Definition of pucker in English:



  • (especially with reference to a person's face) tightly gather or contract into wrinkles or small folds.

    [no object] ‘the child's face puckered, ready to cry’
    [with object] ‘the baby stirred, puckering up its face’
    ‘she puckered her lips’
    • ‘And then, one night, as I put my four year old to bed, I sat next to her and watched the slowing calm of her familiar breathing, her rounded cheeks and lips puckering in and out, as she lay in a cocooned slumber that only a child can know.’
    • ‘But ask not for whom the lips pucker, they pucker for thee.’
    • ‘His eyes opened wide and his lips puckered in a spit.’
    • ‘Lip lady is puckering fast and furious now and is just about to give up when a yellowed, wrinkled paper falls out from the pile she is holding.’
    • ‘Smokers often end up with telltale lines around their lips (created by repeated lip puckering while inhaling), but the damage doesn't stop there.’
    • ‘Ryan found himself smiling as he just watched her inhale and then exhale her dark red lips puckering and then opening wide.’
    • ‘The cherry lips puckered and the brows drew together as she struggled to remember, and I smiled slightly.’
    • ‘Livi's neighbor's brow puckered thoughtfully as she read the instructor's criticisms.’
    • ‘Again my fingers passed her lips and they puckered.’
    • ‘Use of thicker sheets in fully adhered membranes helps resist puckering and wrinkling.’
    • ‘Her lips puckered for a moment before breaking into a sneer.’
    • ‘His lips puckered and a short, sharp burst of air came forth.’
    wrinkle, crinkle, cockle, crumple, rumple, ruck up, scrunch up, corrugate, ruffle, screw up, crease, shrivel, furrow, crimp, gather, draw, tuck, pleat
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  • A tightly gathered wrinkle or small fold.

    ‘a pucker between his eyebrows’
    • ‘Snug each stitch down just until it flattens to the surface; pulling the yarn too tight will create puckers.’
    • ‘After all, when you're a spy, what's most important is not to inform congressional overseers or educate the American people about intelligence - it's to keep your pucker.’
    • ‘Your permanent pucker deserves full points because it's just so cute!’
    • ‘Her fingers are as light as the puckers in her silks.’
    • ‘The eye asks if the green, frilled geranium puckers, clustered at angles on each stem, are similar enough to stop time.’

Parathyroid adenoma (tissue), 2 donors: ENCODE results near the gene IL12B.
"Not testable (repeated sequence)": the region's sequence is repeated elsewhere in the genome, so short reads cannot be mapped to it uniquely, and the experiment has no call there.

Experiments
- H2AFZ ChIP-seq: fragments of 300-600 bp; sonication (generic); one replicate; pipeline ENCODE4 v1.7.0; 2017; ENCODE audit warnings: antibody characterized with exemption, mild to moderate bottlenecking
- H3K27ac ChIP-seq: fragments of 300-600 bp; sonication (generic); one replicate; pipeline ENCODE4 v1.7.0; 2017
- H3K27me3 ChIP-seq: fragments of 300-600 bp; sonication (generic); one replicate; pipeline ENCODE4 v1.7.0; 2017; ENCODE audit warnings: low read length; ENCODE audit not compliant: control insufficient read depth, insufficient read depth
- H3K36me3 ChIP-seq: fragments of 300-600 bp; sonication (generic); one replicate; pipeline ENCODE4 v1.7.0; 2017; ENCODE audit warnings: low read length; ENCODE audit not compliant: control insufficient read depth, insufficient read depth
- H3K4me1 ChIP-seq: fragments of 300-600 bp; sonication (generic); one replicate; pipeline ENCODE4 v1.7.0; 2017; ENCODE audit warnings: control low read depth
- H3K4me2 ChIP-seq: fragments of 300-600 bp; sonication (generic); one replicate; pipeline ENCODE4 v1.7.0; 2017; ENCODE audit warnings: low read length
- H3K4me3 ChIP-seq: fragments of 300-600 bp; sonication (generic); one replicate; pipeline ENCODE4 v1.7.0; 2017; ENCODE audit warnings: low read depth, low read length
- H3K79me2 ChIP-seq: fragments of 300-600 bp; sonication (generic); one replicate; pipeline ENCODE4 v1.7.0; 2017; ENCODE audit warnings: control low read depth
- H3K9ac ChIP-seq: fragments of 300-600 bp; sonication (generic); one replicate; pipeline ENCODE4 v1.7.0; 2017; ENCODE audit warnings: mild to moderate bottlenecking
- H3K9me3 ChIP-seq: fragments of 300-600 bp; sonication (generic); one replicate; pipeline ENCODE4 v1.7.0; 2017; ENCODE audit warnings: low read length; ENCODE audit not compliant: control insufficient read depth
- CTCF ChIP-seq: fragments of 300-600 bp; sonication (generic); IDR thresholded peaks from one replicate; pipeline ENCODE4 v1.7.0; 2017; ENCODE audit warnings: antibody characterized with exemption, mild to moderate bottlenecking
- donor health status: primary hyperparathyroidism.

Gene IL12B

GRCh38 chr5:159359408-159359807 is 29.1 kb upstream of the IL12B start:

• ‘High cheekbones and lips that always seemed to be on the cusp of a pucker.’
    • ‘She said this while pressing both sides of his cheeks in a grotesque pucker.’
    • ‘He told reporters at the weekend that the bulge was nothing more than a pucker along the jacket's seam when the president crossed his arms and leaned forward.’
    • ‘His bible-infused speeches have become as commonplace as his chimp-like pucker.’
    • ‘But sometimes we get frustrated by puckers at the point of the dart.’
    • ‘There's the sour pucker on a snow lynx, a soulful pout on a groundhog, and a demonic stare on a giant panda.’
    • ‘Any tea-stained paper may dry with puckers or curled edges.’
    • ‘The result is that once your quilt is washed, the fabrics will exert their own shrinking personality, and you will have a quilt that has puckers - and some patches will pucker more than others.’
    • ‘The stunned looks on the faces of the audience caused her to lose her pucker, proving that you can't whistle and laugh at the same time.’
    • ‘In the earliest stages of embryo development, when there are only a few cells and the embryo resembles a tiny globe of cells, a small pucker develops on one side of the embryo.’
    • ‘There you have it - a perfect pucker for any kiss.’
    • ‘His tailor was trotted out to say it was just a seam pucker.’
    • ‘Byrd brings her lessons to us in this book full of tips and exercises to perk up your pucker.’
    • ‘‘Thank you,’ says the bartender, who does pride himself on his perfect pucker.’
    • ‘Cording pintucks helps eliminate puckers and raises pintucks on heavier fabrics.’
    wrinkle, fold, crinkle, crumple, corrugation, furrow, line, gather, tuck, pleat
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Late 16th century (as a verb): probably frequentative, from the base of poke and pocket (suggesting the formation of small purse-like gatherings).